For the six months ended 30 September, Housing Development Finance Corp. Ltd’s (HDFC) loan approvals grew by 18% compared with the same period last year. In the June quarter, however, loan approvals had grown 22% compared with the year-ago three months. This appears to indicate slowing in growth of approvals during the September quarter. But Conrad D’Souza, member of the executive management at HDFC, said that this is the result of a base effect and he sees no slowdown in demand for housing loans.
There was also a deceleration in loan disbursements during the September quarter, seen from the fact that while disbursements increased by 20% in the June quarter compared with the same quarter a year ago, disbursements in the six months to end-September 2011 grew by a lower 19%, compared with the first six months of fiscal 2011 (FY11).
The slower disbursements are reflected in the growth of the housing finance company’s loan book. As on 30 September, the growth in the loan book (inclusive of loans sold) has been 24%, while the same was 25% as on 30 June. D’Souza said the company’s target for loan book growth at the end of FY12 is 18-20%.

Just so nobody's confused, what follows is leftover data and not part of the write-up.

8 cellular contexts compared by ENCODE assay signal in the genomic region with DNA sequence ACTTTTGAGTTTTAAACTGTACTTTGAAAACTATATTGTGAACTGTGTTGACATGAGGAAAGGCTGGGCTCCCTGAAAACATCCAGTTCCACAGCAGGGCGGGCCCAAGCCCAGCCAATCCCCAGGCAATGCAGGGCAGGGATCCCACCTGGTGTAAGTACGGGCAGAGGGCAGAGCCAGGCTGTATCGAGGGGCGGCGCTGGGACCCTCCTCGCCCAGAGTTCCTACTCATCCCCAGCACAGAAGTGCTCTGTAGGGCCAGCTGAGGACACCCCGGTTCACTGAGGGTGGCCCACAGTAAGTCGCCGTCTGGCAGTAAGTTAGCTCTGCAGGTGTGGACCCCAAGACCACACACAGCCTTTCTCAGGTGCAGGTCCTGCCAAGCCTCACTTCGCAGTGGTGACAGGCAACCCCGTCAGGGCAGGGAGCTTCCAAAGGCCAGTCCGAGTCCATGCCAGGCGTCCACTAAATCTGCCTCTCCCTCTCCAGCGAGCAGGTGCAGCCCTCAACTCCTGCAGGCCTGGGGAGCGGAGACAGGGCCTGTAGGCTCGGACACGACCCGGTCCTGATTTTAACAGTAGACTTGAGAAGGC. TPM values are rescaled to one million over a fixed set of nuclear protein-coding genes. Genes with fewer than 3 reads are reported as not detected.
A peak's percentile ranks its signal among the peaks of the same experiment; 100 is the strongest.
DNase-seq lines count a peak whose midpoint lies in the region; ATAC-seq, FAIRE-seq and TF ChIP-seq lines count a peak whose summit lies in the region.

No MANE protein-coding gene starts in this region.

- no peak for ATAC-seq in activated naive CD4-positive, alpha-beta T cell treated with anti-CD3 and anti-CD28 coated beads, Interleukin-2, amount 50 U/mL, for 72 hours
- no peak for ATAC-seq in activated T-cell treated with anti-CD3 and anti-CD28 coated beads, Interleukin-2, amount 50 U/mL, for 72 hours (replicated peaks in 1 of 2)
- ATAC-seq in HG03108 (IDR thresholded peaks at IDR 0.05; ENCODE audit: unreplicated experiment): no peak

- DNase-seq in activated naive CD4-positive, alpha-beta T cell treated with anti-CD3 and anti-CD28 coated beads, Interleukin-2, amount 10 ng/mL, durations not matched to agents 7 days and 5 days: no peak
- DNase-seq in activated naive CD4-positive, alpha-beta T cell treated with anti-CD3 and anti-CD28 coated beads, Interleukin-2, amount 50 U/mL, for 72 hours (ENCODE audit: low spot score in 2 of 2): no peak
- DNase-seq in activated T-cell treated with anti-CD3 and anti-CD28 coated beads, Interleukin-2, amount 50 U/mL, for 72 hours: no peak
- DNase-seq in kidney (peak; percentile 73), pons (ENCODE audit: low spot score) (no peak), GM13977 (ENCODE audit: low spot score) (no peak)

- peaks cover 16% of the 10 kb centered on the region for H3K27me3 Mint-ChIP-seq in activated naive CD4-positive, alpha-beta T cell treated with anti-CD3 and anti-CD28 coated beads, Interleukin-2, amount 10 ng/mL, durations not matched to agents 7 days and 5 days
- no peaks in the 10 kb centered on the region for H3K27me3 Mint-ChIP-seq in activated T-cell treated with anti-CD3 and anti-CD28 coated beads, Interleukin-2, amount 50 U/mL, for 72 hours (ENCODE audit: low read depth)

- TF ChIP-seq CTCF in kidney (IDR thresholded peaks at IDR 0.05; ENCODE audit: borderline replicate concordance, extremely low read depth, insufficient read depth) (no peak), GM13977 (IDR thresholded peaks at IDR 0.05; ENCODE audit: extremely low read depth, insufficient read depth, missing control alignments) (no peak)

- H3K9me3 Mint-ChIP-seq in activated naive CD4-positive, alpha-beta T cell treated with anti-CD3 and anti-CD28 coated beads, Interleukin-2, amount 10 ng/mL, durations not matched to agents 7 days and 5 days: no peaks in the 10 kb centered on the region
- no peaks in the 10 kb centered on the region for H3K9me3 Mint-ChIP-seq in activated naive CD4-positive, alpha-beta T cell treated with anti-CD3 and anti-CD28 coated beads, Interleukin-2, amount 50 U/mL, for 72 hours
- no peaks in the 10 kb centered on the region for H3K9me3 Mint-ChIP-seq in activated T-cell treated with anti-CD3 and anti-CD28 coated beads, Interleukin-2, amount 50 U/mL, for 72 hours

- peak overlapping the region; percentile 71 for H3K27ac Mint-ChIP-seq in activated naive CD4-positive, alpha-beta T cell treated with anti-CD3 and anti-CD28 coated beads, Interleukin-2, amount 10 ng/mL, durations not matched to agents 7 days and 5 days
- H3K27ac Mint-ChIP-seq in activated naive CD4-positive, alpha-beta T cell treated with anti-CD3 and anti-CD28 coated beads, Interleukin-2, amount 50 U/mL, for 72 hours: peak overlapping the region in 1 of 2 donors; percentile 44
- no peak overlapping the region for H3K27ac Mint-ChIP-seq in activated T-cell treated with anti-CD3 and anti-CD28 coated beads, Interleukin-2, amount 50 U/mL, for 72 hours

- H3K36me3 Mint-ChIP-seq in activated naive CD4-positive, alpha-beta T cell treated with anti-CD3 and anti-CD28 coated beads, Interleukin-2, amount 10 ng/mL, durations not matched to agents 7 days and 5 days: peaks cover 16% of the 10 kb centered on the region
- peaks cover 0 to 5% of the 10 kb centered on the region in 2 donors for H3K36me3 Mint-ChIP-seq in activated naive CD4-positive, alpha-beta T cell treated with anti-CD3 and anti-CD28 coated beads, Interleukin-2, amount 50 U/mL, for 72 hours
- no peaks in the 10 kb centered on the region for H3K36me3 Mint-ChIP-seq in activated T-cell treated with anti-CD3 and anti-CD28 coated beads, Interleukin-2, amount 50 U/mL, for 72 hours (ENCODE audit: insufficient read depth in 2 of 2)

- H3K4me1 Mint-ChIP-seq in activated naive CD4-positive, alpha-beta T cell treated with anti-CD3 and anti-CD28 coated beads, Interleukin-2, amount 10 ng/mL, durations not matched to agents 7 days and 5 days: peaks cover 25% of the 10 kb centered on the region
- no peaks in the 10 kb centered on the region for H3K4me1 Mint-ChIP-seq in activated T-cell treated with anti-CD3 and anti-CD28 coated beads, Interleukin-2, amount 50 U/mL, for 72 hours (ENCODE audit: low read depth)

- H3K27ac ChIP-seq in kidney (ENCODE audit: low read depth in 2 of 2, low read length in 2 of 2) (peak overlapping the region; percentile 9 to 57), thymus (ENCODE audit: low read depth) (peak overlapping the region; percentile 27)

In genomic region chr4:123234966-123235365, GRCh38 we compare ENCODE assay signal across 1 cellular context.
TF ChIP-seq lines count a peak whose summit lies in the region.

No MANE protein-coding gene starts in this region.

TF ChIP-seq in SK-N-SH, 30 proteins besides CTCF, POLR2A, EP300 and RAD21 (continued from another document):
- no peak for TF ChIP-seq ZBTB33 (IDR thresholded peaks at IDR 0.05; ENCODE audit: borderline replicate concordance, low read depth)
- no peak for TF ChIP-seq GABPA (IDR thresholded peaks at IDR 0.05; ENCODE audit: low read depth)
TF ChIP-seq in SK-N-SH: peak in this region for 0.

That said, HDFC’s results beat Street expectations and the stock bounced a bit on Monday. Net interest income (NII) for the September quarter has risen by 16.6% compared with the same quarter of FY11. This rate of growth is a bit lower than that notched during the June quarter.
NII growth should track loan growth. The spread on loans over the cost of borrowings was 2.27% during the September quarter compared with 2.3% in the June quarter. But this is well within the company’s target of a spread of between 2.15% and 2.35%.
HDFC has been able to pass on the higher cost of loans without much difficulty, although there’s scope for the spread to go down a bit more. A higher-than-expected profit from the sale of investments helped beat analysts’ profit estimates for the company.
Asset quality is not an issue at HDFC; gross non-performing loans were at 0.82% of the loan portfolio compared with 0.83% at the end of June. The mortgage lender also has enough capital for its needs.
It’s also worth mentioning that its loan book growth is much better than that for the banking sector as a whole. This, along with its excellent asset quality and steady growth rate in good times and bad, has led to the HDFC stock, in spite of being pricey, outperforming the Bankex guage of BSE.
Given the concerns with banks at present, that outperformance is likely to continue.